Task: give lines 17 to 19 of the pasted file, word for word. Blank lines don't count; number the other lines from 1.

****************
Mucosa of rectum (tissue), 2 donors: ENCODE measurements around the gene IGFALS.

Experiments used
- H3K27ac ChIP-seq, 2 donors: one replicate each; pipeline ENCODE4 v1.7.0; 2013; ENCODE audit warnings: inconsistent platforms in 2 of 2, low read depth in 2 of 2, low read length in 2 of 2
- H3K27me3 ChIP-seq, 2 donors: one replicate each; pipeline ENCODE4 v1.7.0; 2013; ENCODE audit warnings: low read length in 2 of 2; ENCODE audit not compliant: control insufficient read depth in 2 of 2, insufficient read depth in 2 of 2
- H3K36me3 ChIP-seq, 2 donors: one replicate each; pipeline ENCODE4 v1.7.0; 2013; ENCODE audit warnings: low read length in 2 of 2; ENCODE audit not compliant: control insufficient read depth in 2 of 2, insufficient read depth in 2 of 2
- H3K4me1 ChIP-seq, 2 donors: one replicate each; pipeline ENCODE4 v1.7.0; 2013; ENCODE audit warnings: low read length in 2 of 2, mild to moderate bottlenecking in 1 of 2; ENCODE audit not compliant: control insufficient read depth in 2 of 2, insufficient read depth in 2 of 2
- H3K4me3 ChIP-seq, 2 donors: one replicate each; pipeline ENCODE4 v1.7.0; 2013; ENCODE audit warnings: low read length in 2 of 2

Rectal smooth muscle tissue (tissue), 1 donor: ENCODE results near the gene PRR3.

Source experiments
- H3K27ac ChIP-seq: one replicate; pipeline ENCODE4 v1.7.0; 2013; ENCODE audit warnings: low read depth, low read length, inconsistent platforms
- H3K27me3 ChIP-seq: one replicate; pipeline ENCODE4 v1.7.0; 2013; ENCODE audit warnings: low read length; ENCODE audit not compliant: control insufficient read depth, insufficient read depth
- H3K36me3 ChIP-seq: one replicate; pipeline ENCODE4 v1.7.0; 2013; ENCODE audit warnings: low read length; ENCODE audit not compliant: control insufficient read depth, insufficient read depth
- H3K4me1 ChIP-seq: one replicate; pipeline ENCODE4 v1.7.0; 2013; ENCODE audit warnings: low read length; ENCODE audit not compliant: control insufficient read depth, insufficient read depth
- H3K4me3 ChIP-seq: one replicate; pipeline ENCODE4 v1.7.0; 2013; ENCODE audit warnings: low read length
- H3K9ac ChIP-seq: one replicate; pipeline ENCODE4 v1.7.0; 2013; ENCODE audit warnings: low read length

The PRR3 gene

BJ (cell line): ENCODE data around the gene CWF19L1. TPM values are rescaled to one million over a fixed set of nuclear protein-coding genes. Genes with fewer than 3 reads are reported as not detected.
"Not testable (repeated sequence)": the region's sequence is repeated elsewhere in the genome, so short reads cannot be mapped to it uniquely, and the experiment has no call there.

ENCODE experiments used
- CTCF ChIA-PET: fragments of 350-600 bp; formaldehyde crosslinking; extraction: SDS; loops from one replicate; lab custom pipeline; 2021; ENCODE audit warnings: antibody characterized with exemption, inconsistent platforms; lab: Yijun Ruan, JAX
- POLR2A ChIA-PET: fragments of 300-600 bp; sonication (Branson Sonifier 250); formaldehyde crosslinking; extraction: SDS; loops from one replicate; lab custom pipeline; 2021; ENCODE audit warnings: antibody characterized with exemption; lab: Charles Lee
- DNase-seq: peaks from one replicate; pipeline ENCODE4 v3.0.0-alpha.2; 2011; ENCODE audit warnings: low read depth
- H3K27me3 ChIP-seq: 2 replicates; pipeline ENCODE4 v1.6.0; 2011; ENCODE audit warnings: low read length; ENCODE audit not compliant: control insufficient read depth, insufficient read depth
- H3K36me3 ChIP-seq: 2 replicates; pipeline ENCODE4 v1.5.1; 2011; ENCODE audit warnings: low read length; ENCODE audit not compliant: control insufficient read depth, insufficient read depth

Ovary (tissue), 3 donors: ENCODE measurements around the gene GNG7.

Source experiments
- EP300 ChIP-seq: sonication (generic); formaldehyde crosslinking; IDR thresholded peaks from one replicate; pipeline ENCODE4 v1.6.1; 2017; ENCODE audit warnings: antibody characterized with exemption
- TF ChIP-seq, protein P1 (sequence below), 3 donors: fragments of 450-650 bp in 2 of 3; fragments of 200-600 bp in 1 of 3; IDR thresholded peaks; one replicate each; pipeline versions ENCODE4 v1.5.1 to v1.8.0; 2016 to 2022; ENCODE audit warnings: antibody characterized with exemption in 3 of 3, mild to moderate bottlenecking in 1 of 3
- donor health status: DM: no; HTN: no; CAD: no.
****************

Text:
BJ (cell line): ENCODE data around the gene CWF19L1. TPM values are rescaled to one million over a fixed set of nuclear protein-coding genes. Genes with fewer than 3 reads are reported as not detected.
"Not testable (repeated sequence)": the region's sequence is repeated elsewhere in the genome, so short reads cannot be mapped to it uniquely, and the experiment has no call there.

ENCODE experiments used